Bill Virgin: Not being Seattle could pay off for Tacoma as scenarios unfold

Staff writerJune 8, 2014 

Tacomans are likely so unaccustomed to being given gifts by Seattle — usually the exchange operates in the other direction — that they may not recognize the phenomenon when it occurs.

But it is occurring, not just once, not just twice, but three times, two of those in the form of breaking news items, the third as part of a longer-term trend.

Perhaps terming these as gifts is not quite the right word — opportunities might be the more precise terminology. These gifts aren’t, to use an apparel analogy — ready to wear. Tacoma still has to do make some alterations and adjustments to make them fit.

But it has been (warning: abrupt analogy shift ahead) dealt an intriguing hand, and if it plays those cards right the winnings it could sweep to its side of the table could be very beneficial to the economy and workforce of Tacoma and Pierce County.

We’ll start with the obvious news item, Seattle’s ratification of a $15-an-hour minimum wage. We went over this a few weeks back, but it’s worth reviewing why this matters.

The debate over an appropriate level for the minimum wage and the effects on workers, employment rates, businesses and the economy is a legitimate topic of conversation, even in a state with the highest minimum in the U.S. (Washington is at $9.32 an hour).

But the idea of a $15-an-hour minimum ventures far beyond the realm of such questions as “what is the right level” and “what are the trade-offs?” Instead the questions it prompts are more on the order of, “Are you nuts?” And, “have you given a second of thought of how this will play out?”

To which Seattle has answered, “Yes!” and “No! And we don’t care anyway!”

Therein lies the opportunity for Tacoma — for everywhere that isn’t Seattle and SeaTac, actually. Those communities that are astute can pick off the companies that can’t afford to pay $15 an hour to entry-level workers lacking skills and experience but which can move those workers up the pay ladder as they accumulate skills and expertise.

Competing for headline space with the minimum-wage fracas was the news of former Microsoft Chief Executive Steve Ballmer dropping $2 billion to buy the Los Angeles Clippers of the NBA, and vowing to keep the team in Southern California rather than moving it to Seattle.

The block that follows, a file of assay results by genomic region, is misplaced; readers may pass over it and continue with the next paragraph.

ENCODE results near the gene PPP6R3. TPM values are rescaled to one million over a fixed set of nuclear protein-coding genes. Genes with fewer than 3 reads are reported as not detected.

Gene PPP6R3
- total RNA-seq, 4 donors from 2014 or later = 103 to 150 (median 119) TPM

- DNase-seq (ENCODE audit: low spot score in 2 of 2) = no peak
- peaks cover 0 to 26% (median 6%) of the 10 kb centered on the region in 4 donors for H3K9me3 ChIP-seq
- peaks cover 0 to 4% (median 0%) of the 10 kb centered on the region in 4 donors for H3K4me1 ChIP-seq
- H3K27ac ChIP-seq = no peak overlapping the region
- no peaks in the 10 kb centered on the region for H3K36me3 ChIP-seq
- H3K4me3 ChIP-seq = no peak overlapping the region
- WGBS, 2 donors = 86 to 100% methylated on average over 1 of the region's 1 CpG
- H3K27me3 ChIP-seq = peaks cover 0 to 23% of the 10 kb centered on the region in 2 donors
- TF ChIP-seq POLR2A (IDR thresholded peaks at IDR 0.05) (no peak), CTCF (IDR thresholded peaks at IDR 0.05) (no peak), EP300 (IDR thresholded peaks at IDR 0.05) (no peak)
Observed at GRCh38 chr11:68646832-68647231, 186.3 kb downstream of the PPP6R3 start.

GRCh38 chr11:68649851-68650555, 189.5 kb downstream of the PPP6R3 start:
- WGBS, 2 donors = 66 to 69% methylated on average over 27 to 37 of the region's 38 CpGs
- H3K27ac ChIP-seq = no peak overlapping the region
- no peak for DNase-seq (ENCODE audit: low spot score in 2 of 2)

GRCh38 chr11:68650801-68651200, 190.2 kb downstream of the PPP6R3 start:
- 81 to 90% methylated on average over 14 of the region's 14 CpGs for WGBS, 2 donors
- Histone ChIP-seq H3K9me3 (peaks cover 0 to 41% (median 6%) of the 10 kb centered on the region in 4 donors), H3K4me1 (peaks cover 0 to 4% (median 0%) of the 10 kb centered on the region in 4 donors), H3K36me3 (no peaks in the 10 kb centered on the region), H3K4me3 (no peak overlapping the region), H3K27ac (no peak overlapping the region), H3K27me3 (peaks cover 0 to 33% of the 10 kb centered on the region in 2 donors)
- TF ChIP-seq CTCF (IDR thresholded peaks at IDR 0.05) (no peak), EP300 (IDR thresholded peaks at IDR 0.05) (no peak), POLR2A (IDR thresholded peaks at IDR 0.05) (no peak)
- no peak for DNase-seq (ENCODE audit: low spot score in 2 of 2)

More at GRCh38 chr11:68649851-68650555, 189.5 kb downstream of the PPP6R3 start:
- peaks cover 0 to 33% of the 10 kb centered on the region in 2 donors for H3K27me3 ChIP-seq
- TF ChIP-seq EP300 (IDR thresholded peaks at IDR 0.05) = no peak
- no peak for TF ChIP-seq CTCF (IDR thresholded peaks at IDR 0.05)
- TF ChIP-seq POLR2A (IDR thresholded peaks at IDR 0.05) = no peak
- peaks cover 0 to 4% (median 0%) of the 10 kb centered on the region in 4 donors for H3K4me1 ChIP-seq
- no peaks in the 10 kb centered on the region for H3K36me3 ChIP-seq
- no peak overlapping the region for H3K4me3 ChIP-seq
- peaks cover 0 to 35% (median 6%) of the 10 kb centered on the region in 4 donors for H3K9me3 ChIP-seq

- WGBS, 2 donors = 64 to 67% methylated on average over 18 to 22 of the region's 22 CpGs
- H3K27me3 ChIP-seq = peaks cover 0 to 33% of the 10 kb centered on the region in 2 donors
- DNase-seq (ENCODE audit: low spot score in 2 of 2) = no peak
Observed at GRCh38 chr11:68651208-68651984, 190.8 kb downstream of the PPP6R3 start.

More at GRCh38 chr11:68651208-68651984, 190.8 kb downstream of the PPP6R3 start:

Let’s follow the chain of conventional wisdom to see why this matters to Tacoma. Ballmer was an investor in the group, led by Chris Hansen, seeking to buy an NBA team and build an arena in Sodo south of the existing stadiums. With Ballmer owning the Clippers, Hansen is left without a major investor and no immediate prospects for landing a team. No team, no arena. No arena, no building to compete with the Tacoma Dome for concerts, sports events, trade and consumer shows, conventions and whatever else might fill its calendar.

The idea of a new, competing arena in Seattle isn’t dead. The Sodo arena project could suddenly be revived. A candidate team for purchase and relocation could suddenly materialize. An NHL franchise could take the lead. Someone could propose a non-Seattle arena.

But just because it’s conventional doesn’t mean a particular line of thinking is wrong. The odds are strongly stacked against a quick revival of the arena’s prospects, from the NBA’s lingering antipathy to Seattle to the city administration’s lack of enthusiasm for the project to outright opposition from the port to opposition to public financial involvement in a professional-sports arena.

And there’s the golden gift — nay, opportunity — for Tacoma, which for years has been struggling with issues of how to update the Tacoma Dome and how to pay for its renovation. The looming threat has been a new Seattle arena. With that indefinitely tabled, Tacoma has some time and flexibility to come up with a plan for remaking the dome, finding the money and doing more marketing coordination with other venues like the convention center for events.

But it’s only an opportunity if Tacoma does something with it, which gets us to our third item of potential — projecting an air of competence and sanity that is attractive to potential investors.

The $15-an-hour minimum wage is but one more entry in a journal Seattle’s mayor and council are writing of capriciousness and a disconnect from reality. Ed Murray in particular appears well ahead of schedule in his agenda to become the fourth consecutive incumbent mayor of Seattle to be turned out of office by the voters (still on the to-do list: finding someone to run against him in 2017).

Businesses looking to invest and relocate will never say no to freebies handed out, and they’re willing to endure a lot from government, but they do value predictability, consistency, honesty, competence, efficiency and some sense of rationality from the agencies and entities they deal with. If — and admittedly this is a humongous “if” — local government can get and keep its act together, and project an image that informed grown-ups are running the place, that could prove to be as attractive a recruitment and retention tool as any tax break.

It doesn’t mean government has to say yes to everything businesses want, or be the cheapest. But imagine the power of sidling up to a corporate relocation decision-maker, saying “you know, we’re nothing like Seattle’ and have that received as a very positive message.

Bill Virgin is editor and publisher of Washington Manufacturing Alert and Pacific Northwest Rail News. He can be reached at bill.virgin@yahoo.com.

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